I have admitted in this blog that I have ADHD book reading tendencies: I will read up to 6 or 7 books at a time, looking for something to capture my interest. This spring, I suffered from this greatly and so when I read about Isabelle Allende’s new book about a troubled teen, I thought I had finally found a book that would hold my attention.
The topic of troubled teens has been of serious interest to me for the past 7 months since we put my son in a treatment center in Utah. In fact, it is his situation that I believe has contributed to my lack of focus. It seems ironic to me that while Jack is focusing on himself and his therapy and reading voraciously, I am struggling back home.
“Maya’s notebook” is the story of a teen who is raised mostly by her grandparents in California. She has a wonderful childhood and adores her Grandfather “Popo” but is left to fend for herself after his death when her grandmother is left seriously depressed. Maya spirals into full on rebellion until her grandmother sends her to an Oregon Academy for troubled teens.
And even this tale, which hit so close to home and was written by one of my favorite authors, while entertaining, was not able to hold my attention fully.
I DO recommend the book, Allende is an amazing writer and the main character is very interesting. Allende herself speaks of her own family’s personal struggles with addiction and I found her insights and characters to be very realistic.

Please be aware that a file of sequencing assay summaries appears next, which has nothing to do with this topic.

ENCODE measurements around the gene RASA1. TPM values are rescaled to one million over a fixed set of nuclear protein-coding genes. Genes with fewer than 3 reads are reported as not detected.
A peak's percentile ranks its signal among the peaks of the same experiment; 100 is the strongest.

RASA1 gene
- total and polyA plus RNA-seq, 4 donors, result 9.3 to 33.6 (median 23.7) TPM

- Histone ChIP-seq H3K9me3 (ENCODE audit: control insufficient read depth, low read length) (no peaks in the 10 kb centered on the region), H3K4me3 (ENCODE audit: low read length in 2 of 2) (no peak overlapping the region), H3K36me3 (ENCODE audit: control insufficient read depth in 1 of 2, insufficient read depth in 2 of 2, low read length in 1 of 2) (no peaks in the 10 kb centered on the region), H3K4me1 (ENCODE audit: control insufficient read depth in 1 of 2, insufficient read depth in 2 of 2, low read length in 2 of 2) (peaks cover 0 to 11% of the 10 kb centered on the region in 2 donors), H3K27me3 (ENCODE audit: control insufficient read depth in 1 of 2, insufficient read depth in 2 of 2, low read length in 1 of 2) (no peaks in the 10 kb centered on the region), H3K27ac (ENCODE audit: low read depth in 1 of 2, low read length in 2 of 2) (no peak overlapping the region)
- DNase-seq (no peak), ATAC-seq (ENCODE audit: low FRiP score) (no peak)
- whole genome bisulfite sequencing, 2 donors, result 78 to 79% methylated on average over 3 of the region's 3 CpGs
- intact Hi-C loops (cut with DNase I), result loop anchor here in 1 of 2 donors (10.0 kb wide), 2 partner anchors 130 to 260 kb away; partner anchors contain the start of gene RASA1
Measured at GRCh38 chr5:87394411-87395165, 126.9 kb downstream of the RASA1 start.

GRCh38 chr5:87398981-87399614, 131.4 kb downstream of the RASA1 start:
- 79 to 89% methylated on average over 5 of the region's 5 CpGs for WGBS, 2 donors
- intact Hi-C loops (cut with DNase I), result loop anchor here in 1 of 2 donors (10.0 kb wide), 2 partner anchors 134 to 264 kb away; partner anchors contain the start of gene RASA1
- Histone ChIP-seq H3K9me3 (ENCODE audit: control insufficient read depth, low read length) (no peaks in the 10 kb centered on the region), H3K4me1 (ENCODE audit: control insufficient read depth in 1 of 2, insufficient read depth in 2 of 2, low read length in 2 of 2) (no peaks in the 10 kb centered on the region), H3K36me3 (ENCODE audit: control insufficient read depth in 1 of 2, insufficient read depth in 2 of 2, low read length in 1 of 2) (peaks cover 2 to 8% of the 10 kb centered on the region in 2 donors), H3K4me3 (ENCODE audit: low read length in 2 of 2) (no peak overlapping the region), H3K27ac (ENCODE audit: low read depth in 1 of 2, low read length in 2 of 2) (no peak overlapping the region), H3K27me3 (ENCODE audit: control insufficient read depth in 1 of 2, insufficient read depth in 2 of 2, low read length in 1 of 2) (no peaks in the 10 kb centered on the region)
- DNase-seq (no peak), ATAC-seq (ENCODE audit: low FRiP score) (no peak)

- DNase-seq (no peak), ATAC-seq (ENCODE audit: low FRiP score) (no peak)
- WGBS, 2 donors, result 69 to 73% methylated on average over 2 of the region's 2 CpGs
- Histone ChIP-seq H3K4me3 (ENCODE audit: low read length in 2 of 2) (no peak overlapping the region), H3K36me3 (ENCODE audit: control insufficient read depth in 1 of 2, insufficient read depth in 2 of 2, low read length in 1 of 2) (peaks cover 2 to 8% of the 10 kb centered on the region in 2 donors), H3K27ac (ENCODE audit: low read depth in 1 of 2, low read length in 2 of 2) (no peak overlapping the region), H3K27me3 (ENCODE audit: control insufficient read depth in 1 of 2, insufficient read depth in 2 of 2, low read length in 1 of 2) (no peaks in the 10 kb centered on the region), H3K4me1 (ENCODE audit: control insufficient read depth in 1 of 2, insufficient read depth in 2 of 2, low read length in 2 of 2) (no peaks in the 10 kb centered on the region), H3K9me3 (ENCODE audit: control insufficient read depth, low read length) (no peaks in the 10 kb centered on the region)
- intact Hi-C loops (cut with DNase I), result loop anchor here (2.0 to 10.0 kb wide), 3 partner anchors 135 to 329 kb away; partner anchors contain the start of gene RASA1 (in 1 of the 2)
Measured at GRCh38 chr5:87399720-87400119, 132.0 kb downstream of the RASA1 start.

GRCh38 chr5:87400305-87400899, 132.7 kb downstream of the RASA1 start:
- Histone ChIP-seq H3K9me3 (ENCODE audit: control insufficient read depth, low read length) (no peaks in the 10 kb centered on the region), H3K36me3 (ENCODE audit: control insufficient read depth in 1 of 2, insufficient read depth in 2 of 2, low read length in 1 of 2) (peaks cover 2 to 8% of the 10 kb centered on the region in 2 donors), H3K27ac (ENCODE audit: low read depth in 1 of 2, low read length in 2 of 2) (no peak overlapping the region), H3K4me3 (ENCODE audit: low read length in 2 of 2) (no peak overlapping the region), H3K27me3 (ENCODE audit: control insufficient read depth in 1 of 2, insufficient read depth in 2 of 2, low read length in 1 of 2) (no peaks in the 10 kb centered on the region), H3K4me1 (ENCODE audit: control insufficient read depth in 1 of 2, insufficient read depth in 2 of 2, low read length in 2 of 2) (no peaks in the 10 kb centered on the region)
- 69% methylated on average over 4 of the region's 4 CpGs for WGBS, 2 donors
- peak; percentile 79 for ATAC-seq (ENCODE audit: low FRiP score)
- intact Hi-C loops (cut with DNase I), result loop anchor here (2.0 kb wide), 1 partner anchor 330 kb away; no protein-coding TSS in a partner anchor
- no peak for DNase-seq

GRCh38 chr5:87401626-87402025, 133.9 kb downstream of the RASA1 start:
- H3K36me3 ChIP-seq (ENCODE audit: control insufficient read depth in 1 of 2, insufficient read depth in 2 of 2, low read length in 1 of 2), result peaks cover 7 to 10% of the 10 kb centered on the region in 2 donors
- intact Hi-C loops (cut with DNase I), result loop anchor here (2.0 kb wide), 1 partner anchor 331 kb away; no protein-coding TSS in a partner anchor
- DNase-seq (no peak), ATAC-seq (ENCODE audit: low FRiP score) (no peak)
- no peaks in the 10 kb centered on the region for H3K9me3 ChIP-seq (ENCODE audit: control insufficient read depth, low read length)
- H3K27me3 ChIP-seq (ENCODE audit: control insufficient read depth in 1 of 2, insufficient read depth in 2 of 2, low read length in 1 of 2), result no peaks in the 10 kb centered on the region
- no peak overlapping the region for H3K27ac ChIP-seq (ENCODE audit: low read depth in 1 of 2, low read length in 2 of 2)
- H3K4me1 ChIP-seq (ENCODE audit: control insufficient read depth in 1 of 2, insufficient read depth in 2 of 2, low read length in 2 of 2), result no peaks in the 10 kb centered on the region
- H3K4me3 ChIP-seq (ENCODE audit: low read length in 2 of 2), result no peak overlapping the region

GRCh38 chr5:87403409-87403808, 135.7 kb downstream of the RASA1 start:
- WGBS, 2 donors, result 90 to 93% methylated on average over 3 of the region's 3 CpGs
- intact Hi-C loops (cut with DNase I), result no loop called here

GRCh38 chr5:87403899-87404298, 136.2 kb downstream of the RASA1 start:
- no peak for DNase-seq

What I found most difficult about this book was the back and forth in time. As Maya went back in time to her troubled life I was much more interested than I was in the present day which finds her living in a remote island off the coast of Chile.
A few times during the reading of this novel, I questioned why nothing will hold my interest. One passage from this book explains a little bit about how I feel. Maya herself is explaining why she wants to stay isolated, she says: “My sadness kept me company; I didn’t want to be cured of it as if it were a cold.”
I think my sadness has been keeping ME company too. And yet, if I take a page from my son and from Maya, I find it’s time for me to move on, to focus. As I did research for this blog post, I realized that this indeed WAS a well written and entertaining book. It’s just that everything is a little more difficult for me right now.
So if you want to read a book about a troubled teen by an amazing author: Go ahead and read “Maya’s notebook” by Isabelle Allende. And tell me what you think!